© 2024 WRVO Public Media
NPR News for Central New York
Play Live Radio
Next Up:
0:00 0:00
Available On Air Stations

DeSantis Signs New Voting Law With More Restrictions In Florida


A Republican effort to add voting restrictions now includes another big battleground state. Florida's governor signed those restrictions into law yesterday. And as if to highlight just how partisan this issue is, Governor Ron DeSantis signed the bill during an appearance on Fox News. Other media were kept out of the ceremony. Critics have already filed lawsuits saying the law is aimed at suppressing turnout by voters of color. NPR's Greg Allen reports.

GREG ALLEN, BYLINE: Governor DeSantis signed the bill in a hotel ballroom in West Palm Beach packed with supporters, many of them sporting DeSantis campaign stickers. Unlike other bill signings, the media was not allowed to cover it, except for Fox News, which carried the bill signing live.


RON DESANTIS: Right now, I have what we think is the strongest election integrity measures in the country. I'm actually going to sign it right here. It's going to take effect.


ALLEN: DeSantis had previously praised his state's smooth election last year, but he and other Republicans followed similar efforts by other GOP-led states to enact voting restrictions, including Georgia, which adopted a law in March that sparked lawsuits and a backlash. Florida lawmakers toned down some of the most controversial measures. The most significant provisions put new restrictions on voting by mail. Voters will need to provide a valid ID or Social Security number to get a mail ballot. They'll also have to reapply every election cycle instead of once every four years, as in the past. And the use of drop boxes will be cut back. They'll only be available, DeSantis says, at early voting sites during working hours.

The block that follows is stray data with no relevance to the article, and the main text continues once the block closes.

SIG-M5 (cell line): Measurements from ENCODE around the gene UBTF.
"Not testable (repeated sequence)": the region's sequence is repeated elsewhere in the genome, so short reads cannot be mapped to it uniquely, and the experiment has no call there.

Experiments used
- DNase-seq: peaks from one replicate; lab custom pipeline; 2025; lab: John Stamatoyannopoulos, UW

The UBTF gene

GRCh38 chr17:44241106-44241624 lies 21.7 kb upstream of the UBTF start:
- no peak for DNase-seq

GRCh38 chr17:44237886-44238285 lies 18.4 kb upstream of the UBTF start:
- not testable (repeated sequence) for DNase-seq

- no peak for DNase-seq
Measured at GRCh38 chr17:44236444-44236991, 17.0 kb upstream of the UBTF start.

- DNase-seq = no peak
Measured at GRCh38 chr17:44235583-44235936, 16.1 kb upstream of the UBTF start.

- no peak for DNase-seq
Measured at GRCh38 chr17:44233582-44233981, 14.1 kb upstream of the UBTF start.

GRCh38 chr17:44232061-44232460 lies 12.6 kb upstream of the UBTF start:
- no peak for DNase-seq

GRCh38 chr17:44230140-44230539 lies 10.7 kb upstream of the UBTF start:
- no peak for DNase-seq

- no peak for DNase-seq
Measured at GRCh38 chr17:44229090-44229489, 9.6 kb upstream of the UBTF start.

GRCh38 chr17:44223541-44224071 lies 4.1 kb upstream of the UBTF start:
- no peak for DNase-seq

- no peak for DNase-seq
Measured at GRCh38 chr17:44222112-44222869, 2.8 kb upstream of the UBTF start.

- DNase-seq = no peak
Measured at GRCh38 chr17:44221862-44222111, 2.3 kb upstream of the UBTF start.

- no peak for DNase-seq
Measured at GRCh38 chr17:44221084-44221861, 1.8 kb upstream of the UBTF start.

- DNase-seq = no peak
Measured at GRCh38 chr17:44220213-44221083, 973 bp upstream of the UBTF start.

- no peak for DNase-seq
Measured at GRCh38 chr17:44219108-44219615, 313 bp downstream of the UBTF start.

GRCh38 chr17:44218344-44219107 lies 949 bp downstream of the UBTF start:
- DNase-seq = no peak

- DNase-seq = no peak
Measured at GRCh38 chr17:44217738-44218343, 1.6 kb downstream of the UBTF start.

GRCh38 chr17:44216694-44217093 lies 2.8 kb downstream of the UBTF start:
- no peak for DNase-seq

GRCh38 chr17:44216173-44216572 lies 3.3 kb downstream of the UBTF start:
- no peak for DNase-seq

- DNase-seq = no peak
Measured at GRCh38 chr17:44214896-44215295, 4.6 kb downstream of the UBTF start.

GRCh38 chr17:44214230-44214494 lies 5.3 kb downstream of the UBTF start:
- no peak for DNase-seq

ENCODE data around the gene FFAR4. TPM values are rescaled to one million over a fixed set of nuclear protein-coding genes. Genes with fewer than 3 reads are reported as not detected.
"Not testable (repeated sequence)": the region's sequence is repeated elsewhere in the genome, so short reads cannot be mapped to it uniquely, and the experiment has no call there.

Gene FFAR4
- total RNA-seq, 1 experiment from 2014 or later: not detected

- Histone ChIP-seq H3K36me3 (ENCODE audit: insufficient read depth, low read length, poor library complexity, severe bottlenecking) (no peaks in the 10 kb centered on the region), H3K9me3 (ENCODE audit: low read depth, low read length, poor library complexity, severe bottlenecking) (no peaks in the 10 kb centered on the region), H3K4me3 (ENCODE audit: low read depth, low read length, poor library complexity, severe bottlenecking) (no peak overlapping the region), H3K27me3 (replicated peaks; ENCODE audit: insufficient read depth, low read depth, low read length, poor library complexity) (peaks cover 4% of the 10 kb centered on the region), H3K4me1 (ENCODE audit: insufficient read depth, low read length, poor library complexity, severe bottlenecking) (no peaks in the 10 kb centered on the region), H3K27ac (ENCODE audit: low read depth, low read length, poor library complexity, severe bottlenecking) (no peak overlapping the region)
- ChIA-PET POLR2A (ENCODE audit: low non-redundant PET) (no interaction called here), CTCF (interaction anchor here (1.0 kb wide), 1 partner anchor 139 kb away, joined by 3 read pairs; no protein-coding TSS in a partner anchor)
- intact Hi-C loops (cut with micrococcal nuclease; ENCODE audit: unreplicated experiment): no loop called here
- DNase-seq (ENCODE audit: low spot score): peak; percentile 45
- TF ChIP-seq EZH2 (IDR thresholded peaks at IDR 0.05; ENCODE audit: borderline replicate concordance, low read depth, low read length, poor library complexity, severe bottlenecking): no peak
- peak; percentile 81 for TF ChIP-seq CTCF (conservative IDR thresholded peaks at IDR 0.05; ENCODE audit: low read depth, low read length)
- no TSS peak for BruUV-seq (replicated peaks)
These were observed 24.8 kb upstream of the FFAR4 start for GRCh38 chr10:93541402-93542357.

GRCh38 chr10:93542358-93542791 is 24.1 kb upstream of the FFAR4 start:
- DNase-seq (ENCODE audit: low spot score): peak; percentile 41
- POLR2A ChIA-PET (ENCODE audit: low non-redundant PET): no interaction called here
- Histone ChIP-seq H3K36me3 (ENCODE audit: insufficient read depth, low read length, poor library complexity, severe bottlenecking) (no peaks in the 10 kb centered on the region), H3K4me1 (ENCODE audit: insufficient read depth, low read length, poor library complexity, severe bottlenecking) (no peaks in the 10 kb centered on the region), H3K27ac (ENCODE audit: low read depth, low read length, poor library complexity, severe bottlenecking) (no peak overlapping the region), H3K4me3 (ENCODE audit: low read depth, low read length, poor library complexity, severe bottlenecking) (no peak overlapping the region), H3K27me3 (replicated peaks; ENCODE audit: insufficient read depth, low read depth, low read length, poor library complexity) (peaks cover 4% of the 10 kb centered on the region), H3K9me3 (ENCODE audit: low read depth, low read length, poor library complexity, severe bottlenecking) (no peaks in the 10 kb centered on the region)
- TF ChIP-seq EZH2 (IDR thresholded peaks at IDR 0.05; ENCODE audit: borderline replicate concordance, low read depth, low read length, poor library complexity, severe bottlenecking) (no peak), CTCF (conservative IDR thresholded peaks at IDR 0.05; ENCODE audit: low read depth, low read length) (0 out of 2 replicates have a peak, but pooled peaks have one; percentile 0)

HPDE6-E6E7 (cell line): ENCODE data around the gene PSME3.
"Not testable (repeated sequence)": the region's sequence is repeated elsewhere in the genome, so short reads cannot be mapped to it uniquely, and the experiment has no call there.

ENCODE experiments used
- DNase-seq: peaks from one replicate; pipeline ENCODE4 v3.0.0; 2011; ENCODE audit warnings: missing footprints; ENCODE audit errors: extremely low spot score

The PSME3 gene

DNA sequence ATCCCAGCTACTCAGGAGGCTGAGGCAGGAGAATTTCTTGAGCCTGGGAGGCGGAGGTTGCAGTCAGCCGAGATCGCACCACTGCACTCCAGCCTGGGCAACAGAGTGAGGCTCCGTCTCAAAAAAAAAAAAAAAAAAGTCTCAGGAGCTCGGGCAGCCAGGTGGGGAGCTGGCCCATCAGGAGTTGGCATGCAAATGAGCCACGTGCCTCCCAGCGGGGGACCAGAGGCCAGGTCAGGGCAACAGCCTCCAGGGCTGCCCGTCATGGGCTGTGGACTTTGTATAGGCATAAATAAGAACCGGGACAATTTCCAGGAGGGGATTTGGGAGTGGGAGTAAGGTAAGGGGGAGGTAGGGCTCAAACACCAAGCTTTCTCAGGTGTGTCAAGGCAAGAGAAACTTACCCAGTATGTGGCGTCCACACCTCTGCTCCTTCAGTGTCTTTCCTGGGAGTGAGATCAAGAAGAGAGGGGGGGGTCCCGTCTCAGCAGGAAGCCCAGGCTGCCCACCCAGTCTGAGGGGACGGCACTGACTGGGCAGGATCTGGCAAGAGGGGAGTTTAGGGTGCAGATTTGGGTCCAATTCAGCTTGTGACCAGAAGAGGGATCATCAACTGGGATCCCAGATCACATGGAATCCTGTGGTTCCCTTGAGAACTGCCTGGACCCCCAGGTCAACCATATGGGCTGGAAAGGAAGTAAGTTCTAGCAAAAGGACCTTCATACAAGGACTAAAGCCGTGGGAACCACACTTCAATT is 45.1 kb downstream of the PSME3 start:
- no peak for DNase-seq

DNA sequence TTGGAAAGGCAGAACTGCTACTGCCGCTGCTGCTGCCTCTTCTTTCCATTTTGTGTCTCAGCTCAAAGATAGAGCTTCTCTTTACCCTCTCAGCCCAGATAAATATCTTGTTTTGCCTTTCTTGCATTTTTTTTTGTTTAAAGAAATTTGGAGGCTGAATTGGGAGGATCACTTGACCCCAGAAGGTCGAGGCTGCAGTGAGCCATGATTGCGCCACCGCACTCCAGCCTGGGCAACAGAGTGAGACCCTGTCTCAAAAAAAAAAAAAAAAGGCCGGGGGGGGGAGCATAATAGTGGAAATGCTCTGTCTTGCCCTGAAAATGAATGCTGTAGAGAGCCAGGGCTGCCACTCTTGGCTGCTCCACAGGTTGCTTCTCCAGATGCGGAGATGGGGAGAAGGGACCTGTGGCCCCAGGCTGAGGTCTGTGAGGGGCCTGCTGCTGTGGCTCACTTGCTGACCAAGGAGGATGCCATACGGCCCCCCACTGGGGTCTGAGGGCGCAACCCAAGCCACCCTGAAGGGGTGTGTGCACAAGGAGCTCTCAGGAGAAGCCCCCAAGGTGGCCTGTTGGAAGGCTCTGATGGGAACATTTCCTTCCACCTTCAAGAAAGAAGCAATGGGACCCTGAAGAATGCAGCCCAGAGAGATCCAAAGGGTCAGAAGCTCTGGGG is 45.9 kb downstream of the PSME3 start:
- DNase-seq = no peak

DESANTIS: Look. I'm not a fan of drop boxes at all, to be honest with you. But that legislature wanted to keep them. But they need to be monitored. You can't just leave these boxes out where there's no supervision where they're in all hours of the night.

ALLEN: The new law also says no one is allowed to offer anything to voters standing in line that might influence their decision, a revision that some advocates say can include things like free pizza and cold water. For decades in Florida, mail voting has been used most effectively by Republicans. That changed in the last election when Democrats cast nearly 700,000 more mail ballots than the GOP. Congresswoman Val Demings from the Orlando area is expected to announce she'll run against DeSantis in next year's gubernatorial race.

VAL DEMINGS: Governor DeSantis knows that his voter suppression bill is un-American. And so he is hiding in his ballroom, refusing to answer tough questions.

ALLEN: Moments after the bill's signing, several groups announced that they had joined together to file at least two lawsuits challenging Florida's new election law. The suits charge that the law targets minority voters and violates the Voting Rights Act and constitutional protections.

Greg Allen, NPR News, Miami. Transcript provided by NPR, Copyright NPR.

As NPR's Miami correspondent, Greg Allen reports on the diverse issues and developments tied to the Southeast. He covers everything from breaking news to economic and political stories to arts and environmental stories. He moved into this role in 2006, after four years as NPR's Midwest correspondent.